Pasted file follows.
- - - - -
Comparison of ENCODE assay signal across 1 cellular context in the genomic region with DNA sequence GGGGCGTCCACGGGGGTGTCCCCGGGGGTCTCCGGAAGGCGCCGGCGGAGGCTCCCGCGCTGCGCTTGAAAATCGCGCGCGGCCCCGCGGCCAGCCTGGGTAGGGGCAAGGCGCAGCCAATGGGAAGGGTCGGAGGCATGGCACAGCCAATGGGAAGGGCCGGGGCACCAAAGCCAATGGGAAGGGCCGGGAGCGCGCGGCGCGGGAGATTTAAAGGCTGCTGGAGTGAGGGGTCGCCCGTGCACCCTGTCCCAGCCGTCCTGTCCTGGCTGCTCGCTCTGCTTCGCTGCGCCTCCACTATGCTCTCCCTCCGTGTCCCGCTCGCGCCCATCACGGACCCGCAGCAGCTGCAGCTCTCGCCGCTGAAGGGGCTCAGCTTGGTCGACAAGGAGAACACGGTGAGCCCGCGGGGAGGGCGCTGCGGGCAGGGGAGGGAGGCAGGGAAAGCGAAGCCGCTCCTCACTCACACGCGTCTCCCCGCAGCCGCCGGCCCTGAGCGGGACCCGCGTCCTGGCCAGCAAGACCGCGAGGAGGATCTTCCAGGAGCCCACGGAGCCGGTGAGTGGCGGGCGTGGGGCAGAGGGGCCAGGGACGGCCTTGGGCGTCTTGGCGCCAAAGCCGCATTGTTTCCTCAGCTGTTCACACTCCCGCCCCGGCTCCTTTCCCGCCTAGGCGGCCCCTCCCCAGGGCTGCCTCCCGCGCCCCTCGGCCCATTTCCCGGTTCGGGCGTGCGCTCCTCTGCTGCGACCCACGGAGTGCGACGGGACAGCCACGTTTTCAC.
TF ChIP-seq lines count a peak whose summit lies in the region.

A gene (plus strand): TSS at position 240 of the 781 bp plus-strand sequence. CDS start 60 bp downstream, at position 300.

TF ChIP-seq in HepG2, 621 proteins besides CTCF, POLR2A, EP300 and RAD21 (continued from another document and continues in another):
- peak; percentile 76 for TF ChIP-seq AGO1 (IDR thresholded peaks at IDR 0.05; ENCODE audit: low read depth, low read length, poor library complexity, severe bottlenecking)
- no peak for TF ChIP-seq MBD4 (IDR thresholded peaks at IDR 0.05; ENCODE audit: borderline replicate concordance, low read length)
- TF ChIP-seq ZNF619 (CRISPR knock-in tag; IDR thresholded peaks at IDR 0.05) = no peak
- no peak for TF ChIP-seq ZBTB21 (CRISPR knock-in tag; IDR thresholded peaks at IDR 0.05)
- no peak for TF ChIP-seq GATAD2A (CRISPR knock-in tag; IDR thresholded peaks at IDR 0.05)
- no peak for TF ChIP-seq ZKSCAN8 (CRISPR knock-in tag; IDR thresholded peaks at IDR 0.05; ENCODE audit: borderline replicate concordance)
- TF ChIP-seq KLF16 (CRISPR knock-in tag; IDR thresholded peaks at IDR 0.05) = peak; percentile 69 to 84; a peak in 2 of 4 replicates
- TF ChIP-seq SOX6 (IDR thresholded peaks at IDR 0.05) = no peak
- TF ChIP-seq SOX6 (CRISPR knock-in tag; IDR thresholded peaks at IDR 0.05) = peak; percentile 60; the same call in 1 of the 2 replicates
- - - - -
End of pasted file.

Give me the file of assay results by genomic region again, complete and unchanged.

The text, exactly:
Comparison of ENCODE assay signal across 1 cellular context in the genomic region with DNA sequence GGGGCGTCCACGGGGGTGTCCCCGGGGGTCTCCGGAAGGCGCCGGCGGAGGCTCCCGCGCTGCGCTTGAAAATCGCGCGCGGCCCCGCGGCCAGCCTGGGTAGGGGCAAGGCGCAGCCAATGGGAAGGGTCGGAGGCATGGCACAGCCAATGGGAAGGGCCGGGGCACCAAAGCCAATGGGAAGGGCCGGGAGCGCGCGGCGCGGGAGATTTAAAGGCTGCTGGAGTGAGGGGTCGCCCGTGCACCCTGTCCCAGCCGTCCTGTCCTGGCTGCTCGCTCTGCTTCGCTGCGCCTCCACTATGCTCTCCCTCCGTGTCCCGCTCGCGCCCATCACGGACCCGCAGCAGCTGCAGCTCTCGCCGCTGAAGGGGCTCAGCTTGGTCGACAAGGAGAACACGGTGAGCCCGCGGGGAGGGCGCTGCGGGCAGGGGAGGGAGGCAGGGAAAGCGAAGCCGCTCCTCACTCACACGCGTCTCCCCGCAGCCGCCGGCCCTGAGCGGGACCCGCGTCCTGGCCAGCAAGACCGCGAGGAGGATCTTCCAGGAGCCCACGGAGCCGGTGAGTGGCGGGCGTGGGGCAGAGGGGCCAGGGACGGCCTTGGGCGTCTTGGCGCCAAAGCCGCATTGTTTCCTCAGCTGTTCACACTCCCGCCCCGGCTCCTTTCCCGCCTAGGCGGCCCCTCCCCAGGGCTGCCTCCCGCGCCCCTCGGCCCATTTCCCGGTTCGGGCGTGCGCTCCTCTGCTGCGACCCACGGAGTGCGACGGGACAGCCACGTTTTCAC.
TF ChIP-seq lines count a peak whose summit lies in the region.

A gene (plus strand): TSS at position 240 of the 781 bp plus-strand sequence. CDS start 60 bp downstream, at position 300.

TF ChIP-seq in HepG2, 621 proteins besides CTCF, POLR2A, EP300 and RAD21 (continued from another document and continues in another):
- peak; percentile 76 for TF ChIP-seq AGO1 (IDR thresholded peaks at IDR 0.05; ENCODE audit: low read depth, low read length, poor library complexity, severe bottlenecking)
- no peak for TF ChIP-seq MBD4 (IDR thresholded peaks at IDR 0.05; ENCODE audit: borderline replicate concordance, low read length)
- TF ChIP-seq ZNF619 (CRISPR knock-in tag; IDR thresholded peaks at IDR 0.05) = no peak
- no peak for TF ChIP-seq ZBTB21 (CRISPR knock-in tag; IDR thresholded peaks at IDR 0.05)
- no peak for TF ChIP-seq GATAD2A (CRISPR knock-in tag; IDR thresholded peaks at IDR 0.05)
- no peak for TF ChIP-seq ZKSCAN8 (CRISPR knock-in tag; IDR thresholded peaks at IDR 0.05; ENCODE audit: borderline replicate concordance)
- TF ChIP-seq KLF16 (CRISPR knock-in tag; IDR thresholded peaks at IDR 0.05) = peak; percentile 69 to 84; a peak in 2 of 4 replicates
- TF ChIP-seq SOX6 (IDR thresholded peaks at IDR 0.05) = no peak
- TF ChIP-seq SOX6 (CRISPR knock-in tag; IDR thresholded peaks at IDR 0.05) = peak; percentile 60; the same call in 1 of the 2 replicates